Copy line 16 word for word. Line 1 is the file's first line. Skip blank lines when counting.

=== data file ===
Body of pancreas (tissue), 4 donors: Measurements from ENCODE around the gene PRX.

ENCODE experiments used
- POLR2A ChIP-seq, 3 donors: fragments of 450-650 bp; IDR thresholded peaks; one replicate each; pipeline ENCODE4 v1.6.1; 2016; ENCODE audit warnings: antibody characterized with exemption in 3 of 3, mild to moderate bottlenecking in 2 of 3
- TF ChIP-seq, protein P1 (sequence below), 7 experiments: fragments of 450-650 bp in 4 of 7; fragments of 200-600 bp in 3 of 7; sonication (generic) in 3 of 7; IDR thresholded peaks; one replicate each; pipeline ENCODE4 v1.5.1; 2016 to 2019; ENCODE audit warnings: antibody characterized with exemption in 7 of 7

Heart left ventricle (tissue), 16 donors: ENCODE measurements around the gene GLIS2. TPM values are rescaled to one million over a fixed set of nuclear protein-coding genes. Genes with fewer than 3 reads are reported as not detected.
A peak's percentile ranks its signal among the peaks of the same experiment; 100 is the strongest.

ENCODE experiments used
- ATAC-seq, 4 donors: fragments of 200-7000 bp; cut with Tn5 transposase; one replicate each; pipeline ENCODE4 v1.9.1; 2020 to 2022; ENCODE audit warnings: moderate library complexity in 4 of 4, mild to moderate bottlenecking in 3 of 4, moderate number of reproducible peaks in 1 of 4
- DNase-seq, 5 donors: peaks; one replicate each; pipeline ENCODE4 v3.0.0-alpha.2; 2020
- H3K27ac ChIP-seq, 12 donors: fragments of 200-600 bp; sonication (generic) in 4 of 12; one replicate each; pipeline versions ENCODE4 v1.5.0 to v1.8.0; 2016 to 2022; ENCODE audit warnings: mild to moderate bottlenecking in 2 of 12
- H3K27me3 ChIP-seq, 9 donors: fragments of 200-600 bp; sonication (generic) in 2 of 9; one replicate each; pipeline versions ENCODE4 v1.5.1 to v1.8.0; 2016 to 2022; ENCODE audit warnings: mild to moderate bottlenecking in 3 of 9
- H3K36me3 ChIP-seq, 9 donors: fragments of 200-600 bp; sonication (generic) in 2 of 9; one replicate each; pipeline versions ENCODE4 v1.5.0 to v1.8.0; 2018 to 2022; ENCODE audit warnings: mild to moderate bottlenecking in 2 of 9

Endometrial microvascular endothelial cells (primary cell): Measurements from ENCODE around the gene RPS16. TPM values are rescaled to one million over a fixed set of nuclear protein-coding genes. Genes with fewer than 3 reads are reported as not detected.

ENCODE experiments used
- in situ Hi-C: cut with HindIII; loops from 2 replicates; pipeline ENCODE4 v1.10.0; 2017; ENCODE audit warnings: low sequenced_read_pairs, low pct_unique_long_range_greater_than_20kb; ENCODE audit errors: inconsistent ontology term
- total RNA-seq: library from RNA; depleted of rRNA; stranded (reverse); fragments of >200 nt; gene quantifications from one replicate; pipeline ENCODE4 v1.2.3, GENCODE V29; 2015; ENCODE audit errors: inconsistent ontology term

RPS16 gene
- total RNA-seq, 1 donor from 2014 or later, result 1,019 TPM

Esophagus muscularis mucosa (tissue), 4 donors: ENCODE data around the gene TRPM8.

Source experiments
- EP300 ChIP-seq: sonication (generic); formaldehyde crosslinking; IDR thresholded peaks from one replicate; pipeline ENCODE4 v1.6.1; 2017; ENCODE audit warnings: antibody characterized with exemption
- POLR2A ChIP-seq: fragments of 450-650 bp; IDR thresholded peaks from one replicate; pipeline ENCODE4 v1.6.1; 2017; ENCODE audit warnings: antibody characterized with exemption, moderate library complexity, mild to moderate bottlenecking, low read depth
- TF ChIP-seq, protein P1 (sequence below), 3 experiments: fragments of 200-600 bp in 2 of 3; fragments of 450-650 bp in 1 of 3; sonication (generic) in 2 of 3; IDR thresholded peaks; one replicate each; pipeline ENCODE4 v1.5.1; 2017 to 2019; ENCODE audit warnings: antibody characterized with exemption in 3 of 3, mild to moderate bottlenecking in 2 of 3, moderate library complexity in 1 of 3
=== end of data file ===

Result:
- total RNA-seq: library from RNA; depleted of rRNA; stranded (reverse); fragments of >200 nt; gene quantifications from one replicate; pipeline ENCODE4 v1.2.3, GENCODE V29; 2015; ENCODE audit errors: inconsistent ontology term